Significant Factors in Establishing the Value of Florida Personal Injury Cases -- No Two Cases are Alike
Experienced personal injury attorneys consider many factors in judging how to manage their cases. While common elements are present from case to case, no two cases are ever completely alike. Both subjective and objective considerations must be taken into account to reach decisions most beneficial to client and attorney alike. The decisions are always consequential. The best personal injury attorneys are the best decision makers.
The elements influence everything from: whether the law firm accepts a case; whether a lawsuit will be filed versus simply trying to resolve the case pre-suit; settlement amount; whether to go to trial; whether the case is declined after it has been accepted by the law firm. Since every case has many moving parts, these and other case management decisions are adjusted frequently.
Insurance coverage. There are many different types of liability insurance to cover for losses caused by negligence. The more common are homeowners, premises liability, bodily injury (BI), and medical malpractice. Most individuals and businesses with sizable unprotected assets have strong liability insurance coverage. A fair percentage with weaker financial positions have coverage, although usually with lower policy limits. Some have no coverage at all. The state of Florida has few requirements for maintaining liability insurance. (One exception is for tractor trailers/18-wheelers. The owner is required to maintain $750,000 in coverage. Unfortunately, laws are often violated, including as to maintaining insurance. Surprisingly, doctors are not required to maintain malpractice insurance.) It is mostly left as a personal choice. No matter how significant the damages, no financial means plus no insurance usually means no recovery. Few lawyers will accept a case under these circumstances. Coverage that is available but limited under the circumstances can influence a lawyer's decision to take the case, or how hard and far to push it.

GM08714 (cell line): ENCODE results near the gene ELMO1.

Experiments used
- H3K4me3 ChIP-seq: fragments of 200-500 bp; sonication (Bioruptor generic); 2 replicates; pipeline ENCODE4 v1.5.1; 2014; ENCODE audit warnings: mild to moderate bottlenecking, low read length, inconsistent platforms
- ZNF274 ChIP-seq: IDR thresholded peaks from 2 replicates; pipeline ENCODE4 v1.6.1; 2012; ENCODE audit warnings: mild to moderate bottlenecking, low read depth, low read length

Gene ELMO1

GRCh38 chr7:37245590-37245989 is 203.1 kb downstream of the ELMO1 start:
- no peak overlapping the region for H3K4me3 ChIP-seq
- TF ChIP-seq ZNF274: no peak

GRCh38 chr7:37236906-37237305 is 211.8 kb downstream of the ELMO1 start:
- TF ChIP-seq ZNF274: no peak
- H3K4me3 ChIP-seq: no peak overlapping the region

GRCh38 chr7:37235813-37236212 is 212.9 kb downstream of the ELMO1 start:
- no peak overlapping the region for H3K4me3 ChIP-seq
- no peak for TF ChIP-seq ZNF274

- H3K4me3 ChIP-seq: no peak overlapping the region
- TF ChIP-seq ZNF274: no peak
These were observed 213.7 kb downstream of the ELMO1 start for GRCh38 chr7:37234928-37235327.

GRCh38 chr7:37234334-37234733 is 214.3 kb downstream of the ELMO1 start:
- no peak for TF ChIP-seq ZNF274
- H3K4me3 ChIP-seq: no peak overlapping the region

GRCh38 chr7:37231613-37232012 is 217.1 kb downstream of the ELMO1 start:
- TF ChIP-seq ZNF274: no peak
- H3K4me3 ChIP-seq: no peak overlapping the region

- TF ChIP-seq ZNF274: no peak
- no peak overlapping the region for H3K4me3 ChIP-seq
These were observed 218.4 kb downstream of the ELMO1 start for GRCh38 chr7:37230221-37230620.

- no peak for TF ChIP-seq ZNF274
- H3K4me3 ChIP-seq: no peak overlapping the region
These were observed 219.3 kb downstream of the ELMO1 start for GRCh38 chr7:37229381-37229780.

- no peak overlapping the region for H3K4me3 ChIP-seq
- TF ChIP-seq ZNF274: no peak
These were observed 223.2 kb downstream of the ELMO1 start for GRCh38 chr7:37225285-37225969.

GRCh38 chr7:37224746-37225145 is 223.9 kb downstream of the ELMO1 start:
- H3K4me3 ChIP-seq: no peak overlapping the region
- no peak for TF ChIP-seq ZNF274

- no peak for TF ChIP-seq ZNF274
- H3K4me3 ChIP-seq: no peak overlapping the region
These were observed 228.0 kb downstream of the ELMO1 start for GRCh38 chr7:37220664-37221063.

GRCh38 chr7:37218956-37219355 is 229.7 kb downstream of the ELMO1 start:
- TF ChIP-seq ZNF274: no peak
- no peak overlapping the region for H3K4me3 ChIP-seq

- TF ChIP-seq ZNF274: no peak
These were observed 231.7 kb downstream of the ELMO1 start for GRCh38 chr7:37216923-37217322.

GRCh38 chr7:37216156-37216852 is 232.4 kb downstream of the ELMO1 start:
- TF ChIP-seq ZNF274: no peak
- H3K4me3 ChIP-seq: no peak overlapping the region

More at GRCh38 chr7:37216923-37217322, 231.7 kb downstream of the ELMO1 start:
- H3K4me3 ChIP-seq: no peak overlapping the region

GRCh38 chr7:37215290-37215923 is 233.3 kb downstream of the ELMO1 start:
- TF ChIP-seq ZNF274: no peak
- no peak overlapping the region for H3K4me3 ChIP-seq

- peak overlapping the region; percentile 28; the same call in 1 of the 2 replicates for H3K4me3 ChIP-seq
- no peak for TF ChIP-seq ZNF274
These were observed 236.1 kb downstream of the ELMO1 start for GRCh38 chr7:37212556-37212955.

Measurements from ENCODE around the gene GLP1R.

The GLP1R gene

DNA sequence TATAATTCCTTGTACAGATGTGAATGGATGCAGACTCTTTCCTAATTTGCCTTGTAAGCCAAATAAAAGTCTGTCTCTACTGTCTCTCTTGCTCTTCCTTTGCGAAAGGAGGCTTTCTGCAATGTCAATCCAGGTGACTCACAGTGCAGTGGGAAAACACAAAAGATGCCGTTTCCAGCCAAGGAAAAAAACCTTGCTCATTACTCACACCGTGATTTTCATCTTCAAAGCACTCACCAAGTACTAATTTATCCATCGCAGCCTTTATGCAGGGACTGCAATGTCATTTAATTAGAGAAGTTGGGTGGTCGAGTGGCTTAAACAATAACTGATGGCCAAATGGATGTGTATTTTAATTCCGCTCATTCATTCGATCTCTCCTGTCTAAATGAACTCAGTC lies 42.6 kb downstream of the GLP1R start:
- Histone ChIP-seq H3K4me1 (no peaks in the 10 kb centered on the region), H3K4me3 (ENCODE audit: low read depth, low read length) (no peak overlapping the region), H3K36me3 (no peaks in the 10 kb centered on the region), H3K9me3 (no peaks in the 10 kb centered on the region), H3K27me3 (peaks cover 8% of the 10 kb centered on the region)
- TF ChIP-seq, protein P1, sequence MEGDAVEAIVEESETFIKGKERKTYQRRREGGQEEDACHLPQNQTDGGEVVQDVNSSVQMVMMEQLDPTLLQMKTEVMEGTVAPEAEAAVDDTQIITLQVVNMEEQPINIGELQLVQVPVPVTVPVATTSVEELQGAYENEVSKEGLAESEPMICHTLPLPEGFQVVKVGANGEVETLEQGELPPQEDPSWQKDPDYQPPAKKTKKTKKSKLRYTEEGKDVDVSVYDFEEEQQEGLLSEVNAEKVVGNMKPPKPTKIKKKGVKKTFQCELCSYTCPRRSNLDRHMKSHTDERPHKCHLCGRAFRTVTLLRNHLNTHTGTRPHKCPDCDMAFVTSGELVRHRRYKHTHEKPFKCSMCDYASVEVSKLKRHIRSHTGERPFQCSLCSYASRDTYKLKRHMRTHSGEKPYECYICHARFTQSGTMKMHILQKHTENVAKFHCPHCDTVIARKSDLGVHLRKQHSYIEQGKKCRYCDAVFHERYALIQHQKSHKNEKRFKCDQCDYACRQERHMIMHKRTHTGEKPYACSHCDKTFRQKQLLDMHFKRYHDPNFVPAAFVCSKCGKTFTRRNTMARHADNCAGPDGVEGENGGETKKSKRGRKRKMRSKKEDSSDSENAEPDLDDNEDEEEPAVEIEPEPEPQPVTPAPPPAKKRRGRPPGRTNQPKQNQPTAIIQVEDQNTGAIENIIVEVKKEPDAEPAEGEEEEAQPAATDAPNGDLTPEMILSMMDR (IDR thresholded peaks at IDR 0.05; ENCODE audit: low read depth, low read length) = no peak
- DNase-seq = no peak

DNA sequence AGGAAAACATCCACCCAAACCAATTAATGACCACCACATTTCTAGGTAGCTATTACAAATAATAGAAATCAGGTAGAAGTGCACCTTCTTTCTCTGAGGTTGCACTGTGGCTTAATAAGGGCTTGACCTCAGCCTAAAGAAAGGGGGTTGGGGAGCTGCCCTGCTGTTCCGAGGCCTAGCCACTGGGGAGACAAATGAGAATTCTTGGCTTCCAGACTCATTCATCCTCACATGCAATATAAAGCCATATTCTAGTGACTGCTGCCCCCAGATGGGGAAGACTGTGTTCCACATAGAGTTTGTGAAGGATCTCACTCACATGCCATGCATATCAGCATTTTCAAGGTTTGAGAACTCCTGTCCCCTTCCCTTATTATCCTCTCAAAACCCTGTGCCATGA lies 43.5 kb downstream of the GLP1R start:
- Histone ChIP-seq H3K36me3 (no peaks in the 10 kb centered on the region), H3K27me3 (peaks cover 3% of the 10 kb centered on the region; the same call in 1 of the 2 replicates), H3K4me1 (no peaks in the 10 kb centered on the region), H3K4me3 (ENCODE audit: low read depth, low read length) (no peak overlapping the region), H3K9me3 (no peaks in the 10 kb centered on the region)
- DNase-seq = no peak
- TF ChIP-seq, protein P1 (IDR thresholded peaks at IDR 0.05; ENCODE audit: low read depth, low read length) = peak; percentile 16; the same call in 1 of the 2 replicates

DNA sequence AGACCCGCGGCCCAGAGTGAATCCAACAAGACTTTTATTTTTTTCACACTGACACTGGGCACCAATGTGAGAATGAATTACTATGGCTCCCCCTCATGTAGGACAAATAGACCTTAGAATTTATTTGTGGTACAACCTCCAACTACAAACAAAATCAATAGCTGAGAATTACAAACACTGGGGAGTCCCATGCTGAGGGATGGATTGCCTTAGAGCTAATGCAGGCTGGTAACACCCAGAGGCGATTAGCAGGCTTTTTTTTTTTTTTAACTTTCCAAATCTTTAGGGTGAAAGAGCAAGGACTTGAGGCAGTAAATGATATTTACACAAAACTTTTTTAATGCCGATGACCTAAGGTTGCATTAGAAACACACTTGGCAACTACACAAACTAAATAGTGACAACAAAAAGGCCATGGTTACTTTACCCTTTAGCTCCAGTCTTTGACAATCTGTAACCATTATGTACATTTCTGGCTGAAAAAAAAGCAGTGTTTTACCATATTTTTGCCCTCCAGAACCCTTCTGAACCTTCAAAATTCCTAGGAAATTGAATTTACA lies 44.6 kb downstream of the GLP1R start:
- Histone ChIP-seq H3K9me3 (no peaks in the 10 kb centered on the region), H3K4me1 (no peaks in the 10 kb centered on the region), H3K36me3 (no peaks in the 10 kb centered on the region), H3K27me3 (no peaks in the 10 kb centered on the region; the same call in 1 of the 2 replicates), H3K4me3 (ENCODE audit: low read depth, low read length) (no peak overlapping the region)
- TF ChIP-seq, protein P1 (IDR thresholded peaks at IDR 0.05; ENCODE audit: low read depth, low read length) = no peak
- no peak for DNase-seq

Negligence. Florida operates a fault-based civil liability system. (The workers' compensation system, covered in Chapter 440 of the Florida Statutes, is not fault-based. Benefits, rather than damages, are recoverable under Chapter 440. These benefits are much different than the damages recoverable under the civil liability system.) Only conduct which falls below a reasonable standard is punished. Fault can be shared by various individuals and entities, including the aggrieved party. This is the concept of comparative fault. Fault can be clear, it can be gross, it can be illusive. These fault considerations (and more) influence the course and outcome of every negligence case. Fault must be proved by the aggrieved party to recover damages (e.g., medical bills, lost wages, pain and suffering).
Injuries. Other factors aside, the worth of any personal injury case is always capped by the extent of the injuries. Put another way, an accident without injuries is an accident without value. Individuals can be compensated for the aggravation of pre-existing injuries. See Florida Standard Jury Instruction 501.5(a). This is a frequent battleground issue. Our firm is in suit for a woman involved in a slip and fall accident. Within months of the accident, she underwent a 3-level spine fusion surgery. Because of a relatively minor back surgery 7 years before and some evidence of normal preexisting degeneration, the Defendant is trying to avoid blame for her injuries. It has even hired a notorious insurance company "whore" doctor to support its position. (Mediation is scheduled.)
Medical Treatment. Medical conditions must be documented to be proven. Receiving consistent care from reputable doctors is an important component. Insurance companies know the players, juries are good at recognizing the good and the bad. Delaying the receipt of care or gaps in care make a difference. While there are reasonable explanations for inconsistent care -- the most common being the inability to pay -- a good personal injury attorney can help make arrangements for timely, steady, and quality care to be provided.